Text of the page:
Tuesday 29 September 2020

Packing Up The Family Home


It may be one of the least discussed rites of passage, but is nonetheless loaded with emotional weight - clearing out the family home. 

With our dad having recently moved into a care home and our mum long-since passed, my brother Geoff put together a piece on sorting, sifting and cleaning half-a-century's worth of stuff at the beginning of summer, sometime in the middle of lockdown.

Among the masses of broken ornaments and faded certificates, we also found forgotten treasures and surprising glimpses into the lives of our parents. 

Part family portrait, part meditation on the nature of things and the charge they carry, 'Packing Up The Family Home' serves to remind us of just how far our homes provide the stage upon which so much of the joy and the tragedy of our lives is played out. 

It's not a book, but it's certainly a story that was worth telling.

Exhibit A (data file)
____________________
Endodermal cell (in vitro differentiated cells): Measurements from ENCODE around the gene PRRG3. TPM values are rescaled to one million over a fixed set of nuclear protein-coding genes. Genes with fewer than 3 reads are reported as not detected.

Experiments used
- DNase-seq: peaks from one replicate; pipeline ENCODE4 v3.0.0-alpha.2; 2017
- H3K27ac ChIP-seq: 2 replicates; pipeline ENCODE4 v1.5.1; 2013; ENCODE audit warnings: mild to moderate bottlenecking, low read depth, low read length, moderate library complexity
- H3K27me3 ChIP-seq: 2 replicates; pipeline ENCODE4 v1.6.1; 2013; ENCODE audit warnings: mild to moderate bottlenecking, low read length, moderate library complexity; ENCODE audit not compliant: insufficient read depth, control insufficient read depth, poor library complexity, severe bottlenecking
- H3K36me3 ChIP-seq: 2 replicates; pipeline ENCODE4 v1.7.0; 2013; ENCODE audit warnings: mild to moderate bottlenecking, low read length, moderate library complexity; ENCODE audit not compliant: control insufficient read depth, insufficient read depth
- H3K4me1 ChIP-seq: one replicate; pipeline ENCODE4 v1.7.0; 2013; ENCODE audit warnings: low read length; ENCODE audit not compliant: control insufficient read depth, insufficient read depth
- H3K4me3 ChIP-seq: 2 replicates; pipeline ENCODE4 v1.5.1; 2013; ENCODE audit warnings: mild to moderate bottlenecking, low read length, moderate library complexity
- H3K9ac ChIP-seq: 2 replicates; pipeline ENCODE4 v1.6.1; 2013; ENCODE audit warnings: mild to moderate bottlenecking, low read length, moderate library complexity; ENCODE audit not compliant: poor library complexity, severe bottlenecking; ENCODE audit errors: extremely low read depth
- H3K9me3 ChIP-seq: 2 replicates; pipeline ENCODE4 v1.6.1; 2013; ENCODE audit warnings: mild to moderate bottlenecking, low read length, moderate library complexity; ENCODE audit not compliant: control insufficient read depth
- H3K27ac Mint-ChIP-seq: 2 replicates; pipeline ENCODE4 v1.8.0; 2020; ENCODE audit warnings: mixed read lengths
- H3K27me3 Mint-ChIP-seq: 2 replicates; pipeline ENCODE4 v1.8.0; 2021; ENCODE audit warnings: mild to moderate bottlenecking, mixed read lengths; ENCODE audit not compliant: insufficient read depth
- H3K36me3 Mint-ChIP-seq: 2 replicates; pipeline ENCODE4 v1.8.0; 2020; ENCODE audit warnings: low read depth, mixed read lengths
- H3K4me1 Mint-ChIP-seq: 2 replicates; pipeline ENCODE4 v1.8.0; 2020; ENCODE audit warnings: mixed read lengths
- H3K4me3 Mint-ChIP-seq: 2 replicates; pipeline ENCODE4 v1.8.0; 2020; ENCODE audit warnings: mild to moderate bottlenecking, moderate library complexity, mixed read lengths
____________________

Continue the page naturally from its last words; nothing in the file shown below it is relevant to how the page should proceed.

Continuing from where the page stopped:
First broadcast last Thursday on BBC Radio 4 and now available on the BBC Sounds app. 

Wednesday 23 September 2020



In Death Of A Diva, published by Fahrenheit Press, Danny Bird has big plans and they all rest on the launch of his new pub where Lyra Day is set to kick off an evening of high camp with renditions of her long-distant greatest hits. Lyra hasn't read the script and choses the moment to leave with maximum impact, only her departure is not of her choosing. She's found poisoned by a pill even more bitter than she is and there don't seem to be many possible suspects to pin it on, Danny being right at the front of that queue. 

And so begins Danny's quest to solve the case. 

On his journey he meets a cast of grimly entertaining folk, each of whom has a story to tell. There's also a rather handsome policeman who Danny gets on with rather well and may well be the antidote to a heart that was broken by his former lover and the window cleaner. 

While there's a crime at the centre of the plot, it's not always centre stage. The murder is a vehicle that allows us to journey through a series of meetings and experiences in a way that made me laugh as much as anything else. The dialogue and description are packed with humour ranging from the pun to the straight gag to the innuendo. In many ways, the Britishness is reminiscent of the excellent Paul D Brazill and I reckon these two would make an ominous pairing should they ever choose to collaborate.

Very enjoyable and pleasingly light (in a dark kind of way).